I’m not what you would call a small man.

I’ve lost 30+ pounds and “found them” again, twice.  In the 14 months that I’ve been a vegetarian, I’ve actually gained 5 pounds.  When I shop in the Big & Tall section, no one would mistake me for being there because of my height.

So yeah, I’m a heavy guy.  Which has me wondering about this door Jesus talks about. Just how narrow is it?

You know, I can squeeze into a restaurant booth.  I can squeeze into an airplane seat. I can squeeze into my dress pants without popping a button. But what I really need to know is how tight a squeeze this door really is.  Do I stand a chance? Jesus tells us many will try to enter and not be able.

That makes me nervous.  Because that’s not all I’m carrying.

It’s very hard to enter into the Kingdom if you’re carrying anything sinful: a spare tire around the middle, or an overinflated ego, or bags stuffed with greed, or the giant plank stuck in your eye.

What are you carrying that will make it hard for you to squeeze through the narrow door?

The door is there before us, a challenge for your life and mine, but Jesus didn’t put it there to daunt us or to taunt us.  The truth is, alone, none of us could make it through.  We’re carrying too much!

No, the door serves a purpose for our lives.  Jesus invites us to measure up against that narrow door, to make a wholehearted attempt to mold ourselves into the shape of the Kingdom.  This is the work of discipleship, as we learn to shed what weighs us down and pick up what helps us resemble Christ.

Ultimately, it is God’s Grace that leads us through the door and into the Kingdom.  Every pound we shed is our “Thank You” for bringing us through.

It’s a New Year and a New Start.

So…

What have you got to lose?

Have a great week,

Mitch

straight gate

___________________________________________________________________________

Thanks so much for supporting me with my new book.  If you’ve enjoyed it, and are so inclined, I could sure use some more reviews on Amazon.  If you have a minute, that would be great!

MY NEW BOOK!  A collection of my favorite devotions from over the years, complete with study questions.  Perfect for individual reflection or group discussion.  Get yours on Amazon!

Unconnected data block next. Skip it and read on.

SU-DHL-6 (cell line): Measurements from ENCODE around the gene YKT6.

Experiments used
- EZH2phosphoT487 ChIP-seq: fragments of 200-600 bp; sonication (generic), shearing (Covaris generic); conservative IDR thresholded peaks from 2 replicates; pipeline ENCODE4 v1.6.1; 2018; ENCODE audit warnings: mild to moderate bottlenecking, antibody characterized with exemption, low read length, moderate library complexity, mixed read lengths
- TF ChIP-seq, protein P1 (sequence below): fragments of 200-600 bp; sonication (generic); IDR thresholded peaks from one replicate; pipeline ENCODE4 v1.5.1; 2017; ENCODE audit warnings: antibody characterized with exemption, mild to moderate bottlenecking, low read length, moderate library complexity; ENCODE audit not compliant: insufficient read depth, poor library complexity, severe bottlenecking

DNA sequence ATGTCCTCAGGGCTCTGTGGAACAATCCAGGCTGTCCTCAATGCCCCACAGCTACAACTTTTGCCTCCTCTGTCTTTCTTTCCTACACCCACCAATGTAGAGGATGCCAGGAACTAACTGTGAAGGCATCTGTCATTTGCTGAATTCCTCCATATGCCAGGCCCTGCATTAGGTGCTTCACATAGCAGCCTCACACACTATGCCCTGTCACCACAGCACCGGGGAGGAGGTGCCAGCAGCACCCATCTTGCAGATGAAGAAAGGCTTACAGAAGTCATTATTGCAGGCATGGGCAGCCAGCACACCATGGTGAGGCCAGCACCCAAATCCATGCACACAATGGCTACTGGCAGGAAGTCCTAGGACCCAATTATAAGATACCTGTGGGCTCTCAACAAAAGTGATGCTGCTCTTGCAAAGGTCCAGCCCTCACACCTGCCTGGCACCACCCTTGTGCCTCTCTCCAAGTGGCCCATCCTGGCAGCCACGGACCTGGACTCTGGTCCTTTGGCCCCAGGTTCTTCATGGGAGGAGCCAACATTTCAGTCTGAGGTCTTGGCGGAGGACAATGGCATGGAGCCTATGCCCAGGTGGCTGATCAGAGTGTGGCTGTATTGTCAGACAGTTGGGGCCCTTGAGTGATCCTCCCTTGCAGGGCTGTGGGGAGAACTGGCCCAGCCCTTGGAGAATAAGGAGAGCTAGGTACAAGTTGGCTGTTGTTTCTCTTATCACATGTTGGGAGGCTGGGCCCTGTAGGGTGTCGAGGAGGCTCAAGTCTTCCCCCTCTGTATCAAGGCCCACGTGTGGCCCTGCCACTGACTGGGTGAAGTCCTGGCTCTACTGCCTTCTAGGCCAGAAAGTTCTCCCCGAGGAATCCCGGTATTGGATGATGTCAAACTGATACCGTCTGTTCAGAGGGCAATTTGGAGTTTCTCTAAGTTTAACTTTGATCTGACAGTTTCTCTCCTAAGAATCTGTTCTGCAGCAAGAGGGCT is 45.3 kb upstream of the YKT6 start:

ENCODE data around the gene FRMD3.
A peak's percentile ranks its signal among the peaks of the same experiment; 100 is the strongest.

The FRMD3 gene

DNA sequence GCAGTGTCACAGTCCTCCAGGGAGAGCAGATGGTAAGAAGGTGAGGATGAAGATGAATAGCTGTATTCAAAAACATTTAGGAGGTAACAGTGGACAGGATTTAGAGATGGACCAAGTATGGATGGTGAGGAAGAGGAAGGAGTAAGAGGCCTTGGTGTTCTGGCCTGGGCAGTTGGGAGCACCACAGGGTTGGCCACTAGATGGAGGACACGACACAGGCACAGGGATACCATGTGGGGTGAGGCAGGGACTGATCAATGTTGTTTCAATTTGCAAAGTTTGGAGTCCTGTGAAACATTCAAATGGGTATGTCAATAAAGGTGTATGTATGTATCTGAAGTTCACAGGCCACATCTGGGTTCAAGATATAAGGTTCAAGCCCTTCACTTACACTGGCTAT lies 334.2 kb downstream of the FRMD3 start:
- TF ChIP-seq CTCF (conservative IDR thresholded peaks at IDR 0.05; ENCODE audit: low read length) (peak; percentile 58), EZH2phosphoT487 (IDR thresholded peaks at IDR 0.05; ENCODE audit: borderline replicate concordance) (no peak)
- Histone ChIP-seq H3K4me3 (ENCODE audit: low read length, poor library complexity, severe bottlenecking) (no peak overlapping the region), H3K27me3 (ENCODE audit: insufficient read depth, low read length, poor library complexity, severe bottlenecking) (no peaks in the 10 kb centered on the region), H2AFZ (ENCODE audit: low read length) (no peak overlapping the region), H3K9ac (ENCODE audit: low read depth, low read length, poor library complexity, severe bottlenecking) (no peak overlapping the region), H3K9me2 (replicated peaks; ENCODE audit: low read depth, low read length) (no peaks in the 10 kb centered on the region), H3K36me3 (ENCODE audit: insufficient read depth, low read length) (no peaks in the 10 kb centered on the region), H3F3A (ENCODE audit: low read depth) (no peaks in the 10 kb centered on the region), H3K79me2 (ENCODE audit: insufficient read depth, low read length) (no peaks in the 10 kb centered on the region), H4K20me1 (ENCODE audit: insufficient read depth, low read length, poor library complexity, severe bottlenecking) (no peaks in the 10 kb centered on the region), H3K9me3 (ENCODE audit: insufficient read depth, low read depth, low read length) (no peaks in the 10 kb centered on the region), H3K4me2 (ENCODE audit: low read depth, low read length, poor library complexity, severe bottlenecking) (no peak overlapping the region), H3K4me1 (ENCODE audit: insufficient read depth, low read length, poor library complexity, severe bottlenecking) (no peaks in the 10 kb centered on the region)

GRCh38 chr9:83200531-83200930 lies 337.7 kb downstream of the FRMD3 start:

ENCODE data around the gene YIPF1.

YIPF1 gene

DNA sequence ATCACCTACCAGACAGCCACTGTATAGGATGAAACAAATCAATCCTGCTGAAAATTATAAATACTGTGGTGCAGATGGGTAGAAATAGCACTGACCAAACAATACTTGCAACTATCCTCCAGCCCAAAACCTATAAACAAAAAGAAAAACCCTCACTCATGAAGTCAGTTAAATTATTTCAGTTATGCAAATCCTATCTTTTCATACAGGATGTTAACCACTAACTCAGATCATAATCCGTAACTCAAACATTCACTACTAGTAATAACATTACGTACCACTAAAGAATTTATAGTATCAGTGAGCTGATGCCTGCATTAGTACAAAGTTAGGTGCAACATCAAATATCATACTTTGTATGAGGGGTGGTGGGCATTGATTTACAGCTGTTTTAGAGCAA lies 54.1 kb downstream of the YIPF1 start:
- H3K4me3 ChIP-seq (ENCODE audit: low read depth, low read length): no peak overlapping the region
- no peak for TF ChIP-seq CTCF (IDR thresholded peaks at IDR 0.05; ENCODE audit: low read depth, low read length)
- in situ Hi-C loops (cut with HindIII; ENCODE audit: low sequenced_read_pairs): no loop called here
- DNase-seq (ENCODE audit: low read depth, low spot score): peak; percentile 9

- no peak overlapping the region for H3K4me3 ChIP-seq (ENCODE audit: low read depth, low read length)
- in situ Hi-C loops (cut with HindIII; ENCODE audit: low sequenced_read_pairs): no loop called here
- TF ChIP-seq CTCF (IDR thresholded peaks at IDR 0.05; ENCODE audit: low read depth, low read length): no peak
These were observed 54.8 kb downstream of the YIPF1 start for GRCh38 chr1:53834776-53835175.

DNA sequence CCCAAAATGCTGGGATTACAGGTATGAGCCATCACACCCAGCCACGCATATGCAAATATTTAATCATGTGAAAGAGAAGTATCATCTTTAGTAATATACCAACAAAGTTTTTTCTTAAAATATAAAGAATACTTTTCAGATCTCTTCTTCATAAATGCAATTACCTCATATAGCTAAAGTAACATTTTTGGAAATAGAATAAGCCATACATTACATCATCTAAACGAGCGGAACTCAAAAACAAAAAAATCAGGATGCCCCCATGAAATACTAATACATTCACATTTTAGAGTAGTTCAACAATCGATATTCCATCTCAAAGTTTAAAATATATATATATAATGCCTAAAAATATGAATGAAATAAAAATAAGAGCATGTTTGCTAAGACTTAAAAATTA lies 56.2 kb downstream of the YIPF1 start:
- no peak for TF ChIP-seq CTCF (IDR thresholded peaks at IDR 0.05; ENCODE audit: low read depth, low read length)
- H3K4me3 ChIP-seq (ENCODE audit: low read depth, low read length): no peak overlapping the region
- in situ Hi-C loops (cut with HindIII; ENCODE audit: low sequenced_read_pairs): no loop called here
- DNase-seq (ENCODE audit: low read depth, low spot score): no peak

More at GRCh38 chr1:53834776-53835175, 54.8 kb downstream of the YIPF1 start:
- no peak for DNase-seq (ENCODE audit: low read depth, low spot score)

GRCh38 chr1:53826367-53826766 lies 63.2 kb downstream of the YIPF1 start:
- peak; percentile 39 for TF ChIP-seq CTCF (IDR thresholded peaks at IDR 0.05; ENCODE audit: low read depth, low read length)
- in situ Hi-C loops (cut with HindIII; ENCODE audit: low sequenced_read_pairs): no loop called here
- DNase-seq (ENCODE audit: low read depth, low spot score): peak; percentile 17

barefoot.: devotions & discussions by Rev. Mitch Todd Paperback

 

 

A Laity Bill of Rights

bill_of_rights

 

Let’s stop right here, before I get started.

I’m not a member of the laity, and I’m pretty sure a laity bill of rights should be written by laity.  But, at the risk of “clergy-splaining”, I want to throw a few things out there for your consideration, laity.  Freedoms and protections I believe should be inalienable in The Church.  Use what you want, and throw the rest away.

  1.  The right to think.   Just because you have a dazzling pastor or a Harvard trained Sunday School teacher doesn’t mean you shouldn’t use your brain at church.  Some churches tend to tell you what you should believe.  I don’t go there.  I see the church, and it’s leaders, as teaching you HOW to believe–how to engage in disciplined, faithful inquiry.  Will your pastor make a strong case for the quadrilateral or prevenient grace?  Absolutely.  But how (or if) you integrate it into your walk of faith?  That should be your job.
  2. The right to bare arms.  Heehee.  Simply put,  I believe a church that puts a dress code over and above hospitality is already a dead church.  That said, different churches have different cultures.  If you’re wearing a tuxedo and everyone around you is in cutoffs, you may have a different concept of reverence.  There may be a church culture that fits you better.
  3. The right to accountability.  Here’s what I mean:  Lots of older churches (and their leaders) have allowed accountability to sort of drift away.  Being a member of a church means…attending occasionally?  Putting a few bucks in the plate once a year?  I find myself guilty of letting my congregations down in this way.  Laity who sign on for the adventure of discipleship deserve to encounter discipline along the way.  Discipline shapes the life of a church, in terms of expectations, opportunities, and structure.  If you’re going to make a commitment to a church, that commitment should challenge you, engage you, and work to form you into the disciple you’ve committed to be.